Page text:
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On Politics: A History of Political Thought from Herodotus to the Present (2012)

Tekijä: Alan Ryan

JäseniäKirja-arvostelujaSuosituimmuussijaKeskimääräinen arvioKeskustelut
395264,669 (4.18)-
Traces the origins of political philosophy and the lives of the great thinkers from the ancient Greeks to Machiavelli to Hobbes and to the present and illuminates the ideas and beliefs that helped shape each era.

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näyttää 2/2
This is a strangely targeted book. On the one hand, it presents a fascinating history of basic political thought by excising the metaphysical and ethical content from the philosophers it considers. Along with the usual suspects, there are interesting discussions of such unexpected writers as Polybius, Marsilius, and Sorel. On the other hand, it reads like an undergraduate college textbook, running off a series of facts and summaries without an overarching conceptual thesis. One almost expects a list of questions for explication at the end of each chapter.

Ultimately, the book is longer and blander than it needs to be. Most of the major figures are covered, but with the exception of Marx, for whom the author clearly has little sympathy, the coverage is perfunctory and uncritical.

( )
1 ääni le.vert.galant | Nov 19, 2019 |
Talk about bad timing: Ryan has obviously been writing this book for years now, and had it been released in, say, 2007, it would have seemed perfectly sensible. It's important to discuss political ideas, to think about how we rule and are ruled, and from where we get our assumptions.

But with the world economy in a never-ending tailspin, massive unemployment in most developed economies and faltering investment rates in developing ones, a very real resurgence of class warfare and ludicrous ideology on both sides of the political spectrum, it's more than a bit galling to have a tenured professor explain to you, in patient, lucid prose, that young people are very well equipped to deal with labor market flexibility, or that liberal capitalism works really well because (this is not an exaggeration, he really uses this as his example) contemplative people can become long distance truck drivers and have time to think and venture into their imagination.

In between, presumably, ingesting massive amounts of speed and barely sleeping while they try to make impossible deadlines that are demanded by their employers.

So Ryan has a very bad case of ivorytoweritis, but then, so do I, which I will now prove. This text is at its most disturbing not when he's skimming over the ancient and medieval theorists, not when he's ignoring the historical conditions that give rise to political theories in the first place, not when he gives John Locke a free pass for his execrable arguments, nor when he fails to understand Hobbes, and not even when he purports to write about Marx without writing about, you know, 'Capital'.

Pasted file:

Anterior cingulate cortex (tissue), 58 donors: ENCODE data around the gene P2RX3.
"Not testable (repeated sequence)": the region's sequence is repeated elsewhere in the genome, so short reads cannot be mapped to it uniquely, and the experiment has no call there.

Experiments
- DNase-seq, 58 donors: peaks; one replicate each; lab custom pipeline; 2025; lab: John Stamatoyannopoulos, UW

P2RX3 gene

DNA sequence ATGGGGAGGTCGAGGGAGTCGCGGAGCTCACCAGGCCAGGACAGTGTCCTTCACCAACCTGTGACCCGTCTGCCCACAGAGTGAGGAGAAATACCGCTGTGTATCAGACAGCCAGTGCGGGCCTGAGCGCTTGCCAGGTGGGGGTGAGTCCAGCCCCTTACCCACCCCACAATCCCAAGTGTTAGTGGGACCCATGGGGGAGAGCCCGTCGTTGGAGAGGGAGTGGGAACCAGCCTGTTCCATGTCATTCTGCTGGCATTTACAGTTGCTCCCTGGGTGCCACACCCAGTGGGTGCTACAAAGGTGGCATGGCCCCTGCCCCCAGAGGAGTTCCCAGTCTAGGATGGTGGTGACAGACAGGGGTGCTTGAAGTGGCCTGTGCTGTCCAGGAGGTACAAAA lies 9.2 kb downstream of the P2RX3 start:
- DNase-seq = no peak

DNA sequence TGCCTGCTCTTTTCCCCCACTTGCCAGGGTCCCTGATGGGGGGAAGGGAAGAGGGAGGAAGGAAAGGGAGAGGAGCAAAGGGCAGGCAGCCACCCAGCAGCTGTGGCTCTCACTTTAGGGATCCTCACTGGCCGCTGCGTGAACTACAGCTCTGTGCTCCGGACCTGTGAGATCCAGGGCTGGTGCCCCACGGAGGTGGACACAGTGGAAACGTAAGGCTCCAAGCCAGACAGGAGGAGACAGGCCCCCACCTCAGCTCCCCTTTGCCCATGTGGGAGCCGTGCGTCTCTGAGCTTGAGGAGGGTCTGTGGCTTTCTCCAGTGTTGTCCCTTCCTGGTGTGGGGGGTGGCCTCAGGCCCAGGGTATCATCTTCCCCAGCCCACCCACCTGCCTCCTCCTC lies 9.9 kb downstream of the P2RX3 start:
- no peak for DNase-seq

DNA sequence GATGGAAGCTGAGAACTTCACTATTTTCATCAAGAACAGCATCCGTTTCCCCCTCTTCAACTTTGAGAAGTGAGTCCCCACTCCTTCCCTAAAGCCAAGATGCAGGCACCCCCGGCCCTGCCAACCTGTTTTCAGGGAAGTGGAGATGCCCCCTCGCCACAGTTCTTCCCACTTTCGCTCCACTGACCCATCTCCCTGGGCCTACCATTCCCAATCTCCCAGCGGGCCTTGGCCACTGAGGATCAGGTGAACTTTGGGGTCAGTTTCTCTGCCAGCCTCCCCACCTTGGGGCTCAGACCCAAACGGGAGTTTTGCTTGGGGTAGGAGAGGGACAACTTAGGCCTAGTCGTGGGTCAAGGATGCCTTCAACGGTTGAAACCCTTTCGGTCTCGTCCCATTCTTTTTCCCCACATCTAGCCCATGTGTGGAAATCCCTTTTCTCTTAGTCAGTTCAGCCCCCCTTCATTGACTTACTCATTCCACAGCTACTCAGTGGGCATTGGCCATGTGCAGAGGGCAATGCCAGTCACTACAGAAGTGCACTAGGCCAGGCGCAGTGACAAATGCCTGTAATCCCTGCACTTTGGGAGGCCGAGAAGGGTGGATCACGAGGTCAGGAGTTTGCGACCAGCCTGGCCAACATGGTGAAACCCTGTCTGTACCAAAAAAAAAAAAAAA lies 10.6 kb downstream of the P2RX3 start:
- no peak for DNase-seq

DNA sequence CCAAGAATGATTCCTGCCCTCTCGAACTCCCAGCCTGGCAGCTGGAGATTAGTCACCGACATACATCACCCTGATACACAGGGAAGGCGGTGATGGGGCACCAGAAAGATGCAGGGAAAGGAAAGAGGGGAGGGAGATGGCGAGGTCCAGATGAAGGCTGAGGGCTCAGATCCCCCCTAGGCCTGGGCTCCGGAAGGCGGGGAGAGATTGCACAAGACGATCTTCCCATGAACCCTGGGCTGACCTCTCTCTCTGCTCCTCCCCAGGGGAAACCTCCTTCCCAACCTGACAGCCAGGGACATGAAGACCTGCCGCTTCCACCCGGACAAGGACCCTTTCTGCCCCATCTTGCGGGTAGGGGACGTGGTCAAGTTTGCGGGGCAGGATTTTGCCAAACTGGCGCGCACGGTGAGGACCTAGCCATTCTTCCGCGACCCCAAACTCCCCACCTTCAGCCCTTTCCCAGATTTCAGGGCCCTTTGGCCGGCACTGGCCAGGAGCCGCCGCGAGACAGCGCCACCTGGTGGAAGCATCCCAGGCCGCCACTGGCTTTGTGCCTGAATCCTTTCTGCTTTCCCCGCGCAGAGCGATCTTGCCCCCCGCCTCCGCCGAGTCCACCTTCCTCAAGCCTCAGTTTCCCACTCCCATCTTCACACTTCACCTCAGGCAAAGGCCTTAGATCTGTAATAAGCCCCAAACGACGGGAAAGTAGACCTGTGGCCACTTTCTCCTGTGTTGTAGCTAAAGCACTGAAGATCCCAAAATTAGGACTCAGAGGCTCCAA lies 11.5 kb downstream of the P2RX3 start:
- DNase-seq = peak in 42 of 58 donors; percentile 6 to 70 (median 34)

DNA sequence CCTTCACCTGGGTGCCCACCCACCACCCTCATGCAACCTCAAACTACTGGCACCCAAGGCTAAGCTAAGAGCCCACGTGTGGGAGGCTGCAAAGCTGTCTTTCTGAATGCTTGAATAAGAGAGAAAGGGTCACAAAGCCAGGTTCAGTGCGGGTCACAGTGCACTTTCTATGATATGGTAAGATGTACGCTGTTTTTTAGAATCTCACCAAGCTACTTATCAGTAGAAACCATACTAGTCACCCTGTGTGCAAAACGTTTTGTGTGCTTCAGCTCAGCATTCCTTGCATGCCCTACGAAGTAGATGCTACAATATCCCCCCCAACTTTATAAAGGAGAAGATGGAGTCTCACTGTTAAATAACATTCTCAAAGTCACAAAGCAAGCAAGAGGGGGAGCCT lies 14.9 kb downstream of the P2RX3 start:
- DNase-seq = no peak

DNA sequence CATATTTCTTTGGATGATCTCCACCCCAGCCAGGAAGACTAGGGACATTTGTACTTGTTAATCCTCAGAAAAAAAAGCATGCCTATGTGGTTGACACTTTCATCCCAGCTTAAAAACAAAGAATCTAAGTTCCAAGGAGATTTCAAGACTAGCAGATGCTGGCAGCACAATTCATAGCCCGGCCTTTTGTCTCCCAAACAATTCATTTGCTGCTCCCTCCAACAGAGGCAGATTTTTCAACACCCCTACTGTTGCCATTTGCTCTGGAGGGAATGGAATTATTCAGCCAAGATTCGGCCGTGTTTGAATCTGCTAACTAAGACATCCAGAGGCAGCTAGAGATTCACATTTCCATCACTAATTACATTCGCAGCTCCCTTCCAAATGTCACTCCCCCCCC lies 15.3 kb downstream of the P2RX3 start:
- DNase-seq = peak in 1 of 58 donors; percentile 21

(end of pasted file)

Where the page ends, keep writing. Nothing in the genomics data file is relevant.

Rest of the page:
It's at its worst when it ignores the fact that the vast majority of important 'political' thought since at least Marx, probably since Rousseau, and possibly since Montesquieu, has focused on social, cultural and economic matters instead of procedural and institutional matters.

This is a contentious claim, and maybe Ryan, like Straussians and other political science types, wants to insist on the continuing importance of 'the political.' But he doesn't do that: he just *ignores* political economy, cultural criticism and social thought... except when he's complaining that leftist cultural critics are exaggerating (viz., the aforementioned happiness of the long distance truck driver and the joys of the flexible new economy). It's no surprise that he doesn't understand the Frankfurt School; it is a surprise that he seems to like fascists (e.g., Schmitt and Gentile) more than the left-liberals who, following Toqueville, point out that a population's mores matter more (sorry about that) than the political organization that is set up around those mores--and that our mores today are destroying the planet.

For Ryan, social criticism is a kind of disease that leads evil people to complain about the greatest system ever set up to deal with human conflict: liberal capitalist democracy of the kind under which most of us no longer labor. Had he put off publishing this book for a few years, I like to think he would have changed his mind about that. But then, professors who retire from Princeton to Oxford and then to private life probably weathered the great recession pretty well.

An extra star for the book design, which is *crazy sexy*. ( )
1 ääni stillatim | Dec 29, 2013 |
näyttää 2/2
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Traces the origins of political philosophy and the lives of the great thinkers from the ancient Greeks to Machiavelli to Hobbes and to the present and illuminates the ideas and beliefs that helped shape each era.

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